If the soldiers are able to get a short leave of absence they generally ask for Saturday afternoon and Sunday. they desire to have the privilege of partaking of the Sacrament to renew their promise that they are willing to take upon them “the name of the son and always remember Him, and keep His commandments which He has given them, that they may always have His spirit to be with them.” If there ever was a time in the world’s history that not only our soldier boys but all of us need the spirit of the Lord to be with us, it is now, and we may all have it by keeping the promise we make when we partake of the Sacrament worthily. The Lord will keep His promise and His spirit will be ours to enjoy if we do our part. he is bound, as He says in the Doctrine and Covenants, 82:10: “I, the Lord, am bound when ye do what I say; but when ye do not what I say, ye have no promise.” So, if we remember and keep the promise we make when we partake of the Sacrament, there is no doubt but that the Lord will keep His promise that His spirit will always be with us.

At our Fast meetings on the first Sunday of the month the testimonies of our soldiers dressed in their uniforms are always inspiring and faith-promoting. As one of our Acting Presidents said in a letter received recently: “Everyone is thankful to the Lord for the protection He has granted to us. We could write a book for the promotion of faith with the testimonies we have heard from June 1940 until the present time.”

May I refer to just one example which is typical of many of the faith-promoting experiences and testimonies that are borne by the soldiers:

A young soldier, a member of the Church, was with the British forces which were trapped at Dunkerque, where ships of all sizes and kinds were being used to hurriedly transport them back across the Channel. This young soldier was waiting his turn, and just as he thought his turn had come and was about to board the ship, he with two or three of his companions were halted, and the signal given for the ship to depart. The officer in charge said to them kindly, “Sorry, old chaps. Better luck next time.” That ship was bombed with almost a total loss of all on board. The next whip, which was taken by our soldier member and his buddies, arrived safely.

All letters, as you know, except those from Switzerland, are censored, but occasionally some information other than that of a purely religious nature is permitted to slip through. The following paragraph is from a letter recently received from London, headquarters of the British Mission:

“There have been no injuries reported from any districts among the members of the Church, although eight or nine homes have been damaged, in three cases very seriously. District presidents, in cooperation with the branch organizations, especially the Relief Societies, have contributed means and help, and are looking after those who have thus suffered in the war.”

And just one more, this time from a letter in far-off Norway:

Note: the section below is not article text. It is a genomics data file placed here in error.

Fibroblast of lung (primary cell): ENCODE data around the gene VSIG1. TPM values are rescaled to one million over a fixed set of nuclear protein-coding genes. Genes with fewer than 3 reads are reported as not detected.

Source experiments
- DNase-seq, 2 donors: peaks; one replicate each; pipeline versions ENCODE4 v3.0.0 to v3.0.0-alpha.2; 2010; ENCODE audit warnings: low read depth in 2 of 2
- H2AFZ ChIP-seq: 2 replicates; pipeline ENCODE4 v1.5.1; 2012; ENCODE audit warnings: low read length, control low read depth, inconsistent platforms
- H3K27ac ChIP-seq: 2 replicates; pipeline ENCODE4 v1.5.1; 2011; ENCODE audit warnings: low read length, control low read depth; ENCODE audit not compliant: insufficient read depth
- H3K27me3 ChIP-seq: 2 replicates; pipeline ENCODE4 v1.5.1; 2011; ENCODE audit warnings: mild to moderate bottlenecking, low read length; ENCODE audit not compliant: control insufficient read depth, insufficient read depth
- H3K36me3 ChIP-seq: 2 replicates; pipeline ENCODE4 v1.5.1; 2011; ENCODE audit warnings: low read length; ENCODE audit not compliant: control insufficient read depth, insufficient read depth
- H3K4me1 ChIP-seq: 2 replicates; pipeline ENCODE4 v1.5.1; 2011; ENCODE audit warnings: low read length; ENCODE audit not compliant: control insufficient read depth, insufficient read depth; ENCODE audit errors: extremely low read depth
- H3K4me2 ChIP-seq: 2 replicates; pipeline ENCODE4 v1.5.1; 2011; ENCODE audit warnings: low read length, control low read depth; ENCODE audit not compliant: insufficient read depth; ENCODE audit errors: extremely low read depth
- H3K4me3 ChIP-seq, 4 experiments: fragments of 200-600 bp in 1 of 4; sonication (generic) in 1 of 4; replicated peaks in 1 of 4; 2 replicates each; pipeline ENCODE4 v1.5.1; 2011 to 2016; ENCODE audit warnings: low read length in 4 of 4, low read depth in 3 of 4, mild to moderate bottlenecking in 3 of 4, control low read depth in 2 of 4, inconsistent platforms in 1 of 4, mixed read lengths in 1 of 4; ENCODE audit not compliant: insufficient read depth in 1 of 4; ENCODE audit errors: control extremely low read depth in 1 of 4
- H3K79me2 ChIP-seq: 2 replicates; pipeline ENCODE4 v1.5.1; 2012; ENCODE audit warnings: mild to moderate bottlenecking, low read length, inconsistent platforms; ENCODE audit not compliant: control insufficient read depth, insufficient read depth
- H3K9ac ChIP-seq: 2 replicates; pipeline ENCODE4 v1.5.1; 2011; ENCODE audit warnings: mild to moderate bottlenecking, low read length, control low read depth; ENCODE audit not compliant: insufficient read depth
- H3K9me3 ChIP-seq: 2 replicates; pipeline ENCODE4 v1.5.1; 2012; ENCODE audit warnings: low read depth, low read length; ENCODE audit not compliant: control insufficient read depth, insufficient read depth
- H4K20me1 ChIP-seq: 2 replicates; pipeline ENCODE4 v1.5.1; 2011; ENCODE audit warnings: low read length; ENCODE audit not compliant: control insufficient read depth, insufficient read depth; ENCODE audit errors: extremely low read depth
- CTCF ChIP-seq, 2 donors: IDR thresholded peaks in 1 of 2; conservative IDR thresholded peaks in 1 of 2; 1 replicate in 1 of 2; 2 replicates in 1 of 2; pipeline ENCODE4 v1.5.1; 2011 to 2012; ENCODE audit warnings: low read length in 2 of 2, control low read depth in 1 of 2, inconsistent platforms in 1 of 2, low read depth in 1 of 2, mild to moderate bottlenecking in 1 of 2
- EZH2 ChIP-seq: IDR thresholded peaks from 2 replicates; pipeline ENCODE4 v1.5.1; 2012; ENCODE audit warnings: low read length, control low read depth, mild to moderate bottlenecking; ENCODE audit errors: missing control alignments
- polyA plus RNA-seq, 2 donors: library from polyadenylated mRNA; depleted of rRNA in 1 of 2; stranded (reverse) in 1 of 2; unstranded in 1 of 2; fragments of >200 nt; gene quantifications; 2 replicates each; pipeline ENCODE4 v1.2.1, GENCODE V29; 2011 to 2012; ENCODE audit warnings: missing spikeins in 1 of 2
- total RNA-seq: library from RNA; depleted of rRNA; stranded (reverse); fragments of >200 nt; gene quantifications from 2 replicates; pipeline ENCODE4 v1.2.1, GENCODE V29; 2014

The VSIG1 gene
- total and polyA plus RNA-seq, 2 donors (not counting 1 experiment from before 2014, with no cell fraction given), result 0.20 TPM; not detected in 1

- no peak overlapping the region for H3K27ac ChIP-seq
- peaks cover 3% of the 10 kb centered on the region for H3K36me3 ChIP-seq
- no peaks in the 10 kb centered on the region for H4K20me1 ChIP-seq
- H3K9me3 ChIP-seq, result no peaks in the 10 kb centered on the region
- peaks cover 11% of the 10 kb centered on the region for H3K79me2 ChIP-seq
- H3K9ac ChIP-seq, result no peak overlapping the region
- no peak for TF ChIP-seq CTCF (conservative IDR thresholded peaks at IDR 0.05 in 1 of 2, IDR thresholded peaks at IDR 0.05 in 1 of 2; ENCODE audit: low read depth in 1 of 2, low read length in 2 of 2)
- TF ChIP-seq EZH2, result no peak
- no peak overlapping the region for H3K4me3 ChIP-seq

“Many of the Saints have lost all that they owned, home, properly work – all they have left is the clothes they wear. Many have taken part in the fights but their lives are saved. The hardest afflicted of the Saints have not lost their faith. They have seen that even fi they have lost everything else, God has saved their lives. We feel quite well, all of us, even if the wheat is gone and we are short of butter and other necessities, but we know that God will help and protect us if we are faithful.”

These two quotations are typical of reports received from missions in other invaded countries.

Yes, our members in the European Missions are being tried and in their danger and trials are more grateful than we here at home with our comforts and our luxuries can realize. They do not complain. They appreciate the Gospel; they are experiencing in their daily lives that it is a power – a power to bring comfort and peace and happiness, even under the most severe trials and difficulties. They know that it is in very deed “the power of God unto salvation.” They love it; they are living its teachings, they keep the Word of Wisdom, they pay their tithes and offerings, and thereby make it possible through our wonderful organization for the more unfortunate – those who have lost their homes and all worldly possessions except the clothes they wear – to share alike with those who still have some of the comforts of life. through this great organization, this cooperation, this willingness on the part of those who still have, to share with their neighbors who have been deprived of all their earthly possessions, they learn to love even their enemies and those who despitefully use them.

May our Father in Heaven help us all to learn tolerance, helpfulness, and to forgive and love all men willingly, of our own free will and choice, realizing that this is the true way to happiness; as one of our poets says, “True happiness if understood consists alone in doing good.” May He help us to live such lives that we shall be able in very deed to keep the two Great commandments:

“Thou shalt love the Lord thy God with all thy heart, and with all thy soul, and with all thy strength, and with all thy mind; and thy neighbor as thyself.” (Luke 10:27)